Indiana
HOME | LAWS | ORGANIZATIONS | CASES | LEGISLATION | HEADLINES | COMMON CORE
Indiana

October 7, 2010

Response to Proposal to Increase Supervision of Homeschooling

Recently the Palladium-Item in Richmond, Indiana published an article online entitled “What do we do with home-schoolers?” The article was written by Mr. Tom Stein, the senior pastor of Christ Presbyterian Church in Richmond. In the article Mr. Stein complained that homeschooling in Indiana is too free and easy and that more oversight and regulation would be reasonable. Mr. Stein suggested that parents should have to submit curriculum and participate in standardized tests as well as submit to occasional visits to their home by public school officials.

While Mr. Stein’s reason for his initial concerns appears to do with his allegation that local public school officials were pushing public school dropouts into homeschool programs to lower their dropout rate, his solution for this problem was outrageous. HSLDA attorney Tj Schmidt submitted a letter in response to this article, and it is posted below:

In his letter to the Palladium-Item of October 1, 2010, Mr. Tom Stein, senior pastor of Christ Presbyterian Church in Richmond, Indiana made some ill-informed statements about homeschooling that don’t provide an accurate picture of the homeschooling environment in the great state of Indiana.

Rather than needing to be closely supervised by the public school bureaucracy, as Mr. Stein suggests, via “submission of a curriculum, occasional visits, and participation in the standardized tests,” homeschoolers are, in fact, excelling both academically and socially. In a study titled the Progress Report 2009, students from all 50 states were administered standardized achievement tests. Homeschoolers scored on average 37 percentile points higher than their public school counterparts. Furthermore, the level of government regulation had no impact on the results. Students from states with low regulation such as Texas, Illinois, and Indiana scored the same as students from states with high regulation such as New York and Pennsylvania. The findings of this study were consistent with every other study conducted on homeschooling since its re-emergence as an educational option in the 1980s.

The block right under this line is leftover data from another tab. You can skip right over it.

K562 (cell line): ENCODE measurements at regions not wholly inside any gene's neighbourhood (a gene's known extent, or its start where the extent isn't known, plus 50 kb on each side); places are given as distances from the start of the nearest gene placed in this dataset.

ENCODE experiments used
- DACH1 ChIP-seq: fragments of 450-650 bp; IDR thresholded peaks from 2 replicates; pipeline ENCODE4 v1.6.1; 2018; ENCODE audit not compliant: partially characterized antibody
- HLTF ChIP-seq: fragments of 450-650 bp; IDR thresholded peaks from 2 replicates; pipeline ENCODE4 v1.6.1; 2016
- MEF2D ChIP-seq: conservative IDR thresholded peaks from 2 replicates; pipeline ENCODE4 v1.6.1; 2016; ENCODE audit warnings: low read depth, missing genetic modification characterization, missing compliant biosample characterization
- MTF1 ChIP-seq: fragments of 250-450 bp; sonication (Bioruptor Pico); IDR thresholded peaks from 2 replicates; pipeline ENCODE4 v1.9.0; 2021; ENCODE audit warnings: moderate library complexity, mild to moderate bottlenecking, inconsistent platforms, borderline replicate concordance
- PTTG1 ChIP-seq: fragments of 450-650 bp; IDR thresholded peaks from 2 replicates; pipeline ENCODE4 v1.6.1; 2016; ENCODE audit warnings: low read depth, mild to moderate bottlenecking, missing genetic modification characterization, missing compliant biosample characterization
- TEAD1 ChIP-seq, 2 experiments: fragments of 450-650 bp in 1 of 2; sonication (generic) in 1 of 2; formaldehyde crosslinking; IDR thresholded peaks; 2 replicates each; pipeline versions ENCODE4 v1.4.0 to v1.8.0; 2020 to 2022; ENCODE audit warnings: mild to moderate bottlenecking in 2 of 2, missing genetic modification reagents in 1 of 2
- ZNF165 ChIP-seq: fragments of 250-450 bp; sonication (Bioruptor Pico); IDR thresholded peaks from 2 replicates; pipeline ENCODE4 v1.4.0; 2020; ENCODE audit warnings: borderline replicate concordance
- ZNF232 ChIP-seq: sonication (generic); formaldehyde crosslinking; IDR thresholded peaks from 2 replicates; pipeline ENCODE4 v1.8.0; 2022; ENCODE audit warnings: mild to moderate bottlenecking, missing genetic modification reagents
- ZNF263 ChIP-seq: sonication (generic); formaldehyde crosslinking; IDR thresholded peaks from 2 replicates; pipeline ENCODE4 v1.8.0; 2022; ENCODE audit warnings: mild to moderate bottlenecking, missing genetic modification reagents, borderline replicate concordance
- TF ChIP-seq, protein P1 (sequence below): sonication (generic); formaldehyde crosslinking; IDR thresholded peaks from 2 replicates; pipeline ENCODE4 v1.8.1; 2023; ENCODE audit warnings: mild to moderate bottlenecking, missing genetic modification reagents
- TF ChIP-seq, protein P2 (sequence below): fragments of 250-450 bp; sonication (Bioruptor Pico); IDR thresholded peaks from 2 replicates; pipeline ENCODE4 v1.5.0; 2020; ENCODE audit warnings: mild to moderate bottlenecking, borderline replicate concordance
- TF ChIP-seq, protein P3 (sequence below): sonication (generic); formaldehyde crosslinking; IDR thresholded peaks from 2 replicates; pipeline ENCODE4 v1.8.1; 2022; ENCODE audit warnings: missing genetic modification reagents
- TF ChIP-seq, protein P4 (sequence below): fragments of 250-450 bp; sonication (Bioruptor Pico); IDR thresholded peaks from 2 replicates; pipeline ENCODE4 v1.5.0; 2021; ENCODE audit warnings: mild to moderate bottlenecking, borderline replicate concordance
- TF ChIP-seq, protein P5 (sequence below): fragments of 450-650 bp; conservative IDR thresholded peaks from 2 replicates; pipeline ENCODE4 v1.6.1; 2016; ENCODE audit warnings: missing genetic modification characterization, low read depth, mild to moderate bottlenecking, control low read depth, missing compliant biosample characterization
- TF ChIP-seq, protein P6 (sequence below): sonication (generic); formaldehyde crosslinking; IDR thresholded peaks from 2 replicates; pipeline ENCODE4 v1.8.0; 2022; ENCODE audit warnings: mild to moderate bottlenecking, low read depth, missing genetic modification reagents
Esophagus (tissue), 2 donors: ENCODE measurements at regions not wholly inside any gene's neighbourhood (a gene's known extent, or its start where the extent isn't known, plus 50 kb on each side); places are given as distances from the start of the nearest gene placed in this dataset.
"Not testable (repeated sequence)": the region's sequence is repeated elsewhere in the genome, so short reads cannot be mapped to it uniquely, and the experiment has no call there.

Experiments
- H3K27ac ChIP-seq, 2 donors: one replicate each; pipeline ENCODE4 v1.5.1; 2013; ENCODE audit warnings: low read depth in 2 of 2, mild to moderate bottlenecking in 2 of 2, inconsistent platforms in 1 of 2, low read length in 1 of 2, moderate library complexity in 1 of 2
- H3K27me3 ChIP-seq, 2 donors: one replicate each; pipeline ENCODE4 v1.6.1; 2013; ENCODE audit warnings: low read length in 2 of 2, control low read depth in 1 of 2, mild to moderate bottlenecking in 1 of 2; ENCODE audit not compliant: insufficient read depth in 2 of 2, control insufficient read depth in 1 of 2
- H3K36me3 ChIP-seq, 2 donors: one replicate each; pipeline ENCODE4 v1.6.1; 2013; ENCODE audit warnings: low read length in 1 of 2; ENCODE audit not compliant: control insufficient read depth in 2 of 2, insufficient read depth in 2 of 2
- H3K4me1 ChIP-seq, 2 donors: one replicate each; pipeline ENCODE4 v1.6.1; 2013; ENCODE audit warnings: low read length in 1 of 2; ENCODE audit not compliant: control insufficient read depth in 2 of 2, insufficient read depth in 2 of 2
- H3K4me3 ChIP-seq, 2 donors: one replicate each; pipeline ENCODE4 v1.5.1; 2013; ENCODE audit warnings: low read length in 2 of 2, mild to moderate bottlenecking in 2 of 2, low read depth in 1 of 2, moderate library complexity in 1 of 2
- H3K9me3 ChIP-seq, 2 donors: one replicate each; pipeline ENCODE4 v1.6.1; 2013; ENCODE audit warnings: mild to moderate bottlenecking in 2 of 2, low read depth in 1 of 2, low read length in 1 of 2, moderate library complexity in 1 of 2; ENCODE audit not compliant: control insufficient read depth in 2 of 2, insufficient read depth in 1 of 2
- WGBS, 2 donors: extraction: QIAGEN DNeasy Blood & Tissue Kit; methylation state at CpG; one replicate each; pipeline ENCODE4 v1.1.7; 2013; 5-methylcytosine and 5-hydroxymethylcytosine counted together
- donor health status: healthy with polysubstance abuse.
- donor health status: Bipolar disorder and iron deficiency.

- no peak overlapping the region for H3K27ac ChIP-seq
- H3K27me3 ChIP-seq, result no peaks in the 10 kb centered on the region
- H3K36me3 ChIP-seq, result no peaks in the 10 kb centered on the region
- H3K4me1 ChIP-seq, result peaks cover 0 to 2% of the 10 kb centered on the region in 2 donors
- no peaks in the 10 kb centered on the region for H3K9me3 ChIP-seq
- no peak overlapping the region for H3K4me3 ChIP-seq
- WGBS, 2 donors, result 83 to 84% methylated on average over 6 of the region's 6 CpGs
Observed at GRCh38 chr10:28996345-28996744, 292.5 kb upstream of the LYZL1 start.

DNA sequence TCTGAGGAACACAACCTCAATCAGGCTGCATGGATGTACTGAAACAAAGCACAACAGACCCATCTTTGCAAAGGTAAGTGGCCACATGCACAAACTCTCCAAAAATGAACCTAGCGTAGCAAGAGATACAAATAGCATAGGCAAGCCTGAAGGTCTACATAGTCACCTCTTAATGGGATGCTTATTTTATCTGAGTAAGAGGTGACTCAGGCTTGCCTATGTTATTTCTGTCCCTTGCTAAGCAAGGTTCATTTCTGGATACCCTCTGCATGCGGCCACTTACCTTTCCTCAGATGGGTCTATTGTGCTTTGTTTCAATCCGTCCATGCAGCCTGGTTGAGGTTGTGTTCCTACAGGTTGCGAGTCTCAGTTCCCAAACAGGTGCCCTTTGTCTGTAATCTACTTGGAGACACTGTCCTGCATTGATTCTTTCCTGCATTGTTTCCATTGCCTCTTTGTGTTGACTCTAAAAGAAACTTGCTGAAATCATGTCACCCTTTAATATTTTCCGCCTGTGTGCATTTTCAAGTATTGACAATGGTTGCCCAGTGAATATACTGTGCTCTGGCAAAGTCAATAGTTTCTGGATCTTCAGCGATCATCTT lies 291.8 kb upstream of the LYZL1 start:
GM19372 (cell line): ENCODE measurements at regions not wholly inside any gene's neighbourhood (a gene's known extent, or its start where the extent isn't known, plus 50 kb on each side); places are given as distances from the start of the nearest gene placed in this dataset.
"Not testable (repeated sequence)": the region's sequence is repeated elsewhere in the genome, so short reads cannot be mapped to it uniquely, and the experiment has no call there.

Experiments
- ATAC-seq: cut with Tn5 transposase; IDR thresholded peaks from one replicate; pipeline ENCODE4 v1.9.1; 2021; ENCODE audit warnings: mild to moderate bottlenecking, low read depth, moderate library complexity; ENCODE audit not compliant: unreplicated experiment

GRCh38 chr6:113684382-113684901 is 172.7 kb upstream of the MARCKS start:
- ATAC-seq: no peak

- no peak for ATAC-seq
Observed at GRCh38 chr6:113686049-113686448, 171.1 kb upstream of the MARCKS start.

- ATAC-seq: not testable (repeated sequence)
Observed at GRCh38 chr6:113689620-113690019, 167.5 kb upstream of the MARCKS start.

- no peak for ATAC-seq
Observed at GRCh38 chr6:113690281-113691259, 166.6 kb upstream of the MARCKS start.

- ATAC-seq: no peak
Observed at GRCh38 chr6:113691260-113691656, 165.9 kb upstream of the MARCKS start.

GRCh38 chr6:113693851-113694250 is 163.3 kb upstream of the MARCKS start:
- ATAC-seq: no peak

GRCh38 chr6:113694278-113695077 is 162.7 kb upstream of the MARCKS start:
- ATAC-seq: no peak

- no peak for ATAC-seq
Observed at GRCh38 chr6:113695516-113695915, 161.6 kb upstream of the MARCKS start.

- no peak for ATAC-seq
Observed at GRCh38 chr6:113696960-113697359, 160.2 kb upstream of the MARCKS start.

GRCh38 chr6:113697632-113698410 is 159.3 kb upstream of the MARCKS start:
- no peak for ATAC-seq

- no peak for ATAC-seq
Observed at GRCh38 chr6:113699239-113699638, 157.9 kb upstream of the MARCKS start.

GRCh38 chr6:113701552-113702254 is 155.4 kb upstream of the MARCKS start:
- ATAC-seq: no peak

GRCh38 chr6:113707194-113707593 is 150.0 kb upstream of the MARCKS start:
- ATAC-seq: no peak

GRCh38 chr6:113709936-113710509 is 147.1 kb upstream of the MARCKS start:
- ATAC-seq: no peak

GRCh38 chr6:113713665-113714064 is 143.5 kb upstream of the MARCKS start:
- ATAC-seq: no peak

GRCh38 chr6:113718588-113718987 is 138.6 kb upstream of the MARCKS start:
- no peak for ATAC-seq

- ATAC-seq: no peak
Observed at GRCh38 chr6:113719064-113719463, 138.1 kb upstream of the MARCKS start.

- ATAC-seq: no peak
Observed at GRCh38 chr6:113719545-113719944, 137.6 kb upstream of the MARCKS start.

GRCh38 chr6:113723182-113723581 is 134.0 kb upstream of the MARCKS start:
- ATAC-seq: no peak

But homeschoolers also excel socially. In the 2004 study Homeschooling Grows Up, homeschoolers were shown to be active members of society and even more involved with their communities than the average public school student. For example, 76% of homeschooled graduates aged 18–24 were found to have voted in a national/state election in the past 5 years compared with just 29% of the general population of 18–24-year-olds.

It seems that Mr. Stein is mistakenly targeting the wrong group. His central complaint is a concern that public school officials are purposefully trying to improve their graduation rates, not by improving the educational environment of the local public schools, but by classifying public school drop-outs as homeschoolers.

While we have also heard that public school officials across the state are encouraging drop-outs to be classified as homeschoolers, Mr.Stein’s solution to crack down on all homeschoolers is not the answer. The focus should be on the conduct of public school administrators and the failure of the public schools to provide an adequate education to those who are struggling with their schools rather than the tens of thousands of homeschooling families who are successfully teaching their children at home in Indiana.

Fortunately, the law is on the side of homeschoolers. As recognized by a number of U.S. Supreme Court decisions, the right of parents to direct the education and upbringing of their children is protected by the liberty clause of the Fourteenth Amendment to the United States Constitution. Also, Indiana recognizes the right of parents to teach their children at home. Under Indiana law, a parent must provide instruction equivalent to that found in the public schools. In fact, the relevant section of Indiana Code states: “It is unlawful for a parent to: (1) fail; (2) neglect; or (3) refuse; to send his child to a public school for the full term as required under this chapter unless the child is being provided with instruction equivalent to that given in the public schools.”

Parents in Indiana who have chosen to teach their children at home are simply exercising their constitutional and statutory rights to do so. And based on the studies of student academic performance, the present level of state regulation of homeschooling in Indiana is more than sufficient.

 Other Resources

Read “What do we do with home-schoolers?” in the Palladium-Item.

Progress Report 2009: Homeschool Academic Achievement and Demographics

Homeschooling Grows Up